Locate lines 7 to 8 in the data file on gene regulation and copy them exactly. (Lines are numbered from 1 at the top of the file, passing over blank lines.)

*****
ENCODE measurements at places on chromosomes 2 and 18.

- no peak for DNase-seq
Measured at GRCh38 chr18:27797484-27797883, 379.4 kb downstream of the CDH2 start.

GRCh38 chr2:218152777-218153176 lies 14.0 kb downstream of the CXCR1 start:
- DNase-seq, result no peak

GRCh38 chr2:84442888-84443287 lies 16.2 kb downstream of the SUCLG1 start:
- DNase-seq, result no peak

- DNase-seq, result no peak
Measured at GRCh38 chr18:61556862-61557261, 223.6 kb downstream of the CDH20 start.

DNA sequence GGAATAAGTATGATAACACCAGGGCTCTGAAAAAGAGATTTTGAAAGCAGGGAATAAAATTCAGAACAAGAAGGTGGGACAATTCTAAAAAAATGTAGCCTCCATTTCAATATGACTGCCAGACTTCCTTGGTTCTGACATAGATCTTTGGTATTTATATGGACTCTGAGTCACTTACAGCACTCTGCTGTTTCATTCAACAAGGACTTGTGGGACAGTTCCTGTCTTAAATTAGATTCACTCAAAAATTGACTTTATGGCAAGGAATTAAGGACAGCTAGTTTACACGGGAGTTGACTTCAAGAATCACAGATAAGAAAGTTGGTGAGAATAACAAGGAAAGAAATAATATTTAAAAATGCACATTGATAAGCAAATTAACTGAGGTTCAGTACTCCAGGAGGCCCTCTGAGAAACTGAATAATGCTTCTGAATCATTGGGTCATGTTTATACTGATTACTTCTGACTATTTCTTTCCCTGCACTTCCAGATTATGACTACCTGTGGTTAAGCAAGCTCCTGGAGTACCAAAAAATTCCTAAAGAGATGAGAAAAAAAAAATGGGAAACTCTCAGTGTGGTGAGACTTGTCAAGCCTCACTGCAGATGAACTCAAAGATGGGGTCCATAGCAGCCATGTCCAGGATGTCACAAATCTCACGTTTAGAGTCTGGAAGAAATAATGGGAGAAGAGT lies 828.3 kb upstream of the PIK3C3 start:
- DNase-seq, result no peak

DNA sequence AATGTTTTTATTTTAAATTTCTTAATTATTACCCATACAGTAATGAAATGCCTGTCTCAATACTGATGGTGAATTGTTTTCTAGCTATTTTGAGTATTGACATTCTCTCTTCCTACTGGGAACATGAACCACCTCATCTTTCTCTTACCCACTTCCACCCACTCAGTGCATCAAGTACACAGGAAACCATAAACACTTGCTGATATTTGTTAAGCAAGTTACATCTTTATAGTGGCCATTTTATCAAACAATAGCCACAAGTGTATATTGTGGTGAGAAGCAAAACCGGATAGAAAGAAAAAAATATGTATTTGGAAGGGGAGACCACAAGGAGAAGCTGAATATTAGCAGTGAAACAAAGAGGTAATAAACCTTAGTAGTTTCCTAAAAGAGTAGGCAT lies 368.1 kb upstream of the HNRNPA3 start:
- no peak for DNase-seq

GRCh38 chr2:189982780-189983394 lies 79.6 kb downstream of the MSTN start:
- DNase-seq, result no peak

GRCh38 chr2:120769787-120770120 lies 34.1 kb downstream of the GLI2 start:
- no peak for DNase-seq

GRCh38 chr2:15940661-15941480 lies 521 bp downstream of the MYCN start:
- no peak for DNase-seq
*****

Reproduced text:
- DNase-seq, result no peak

- DNase-seq, result no peak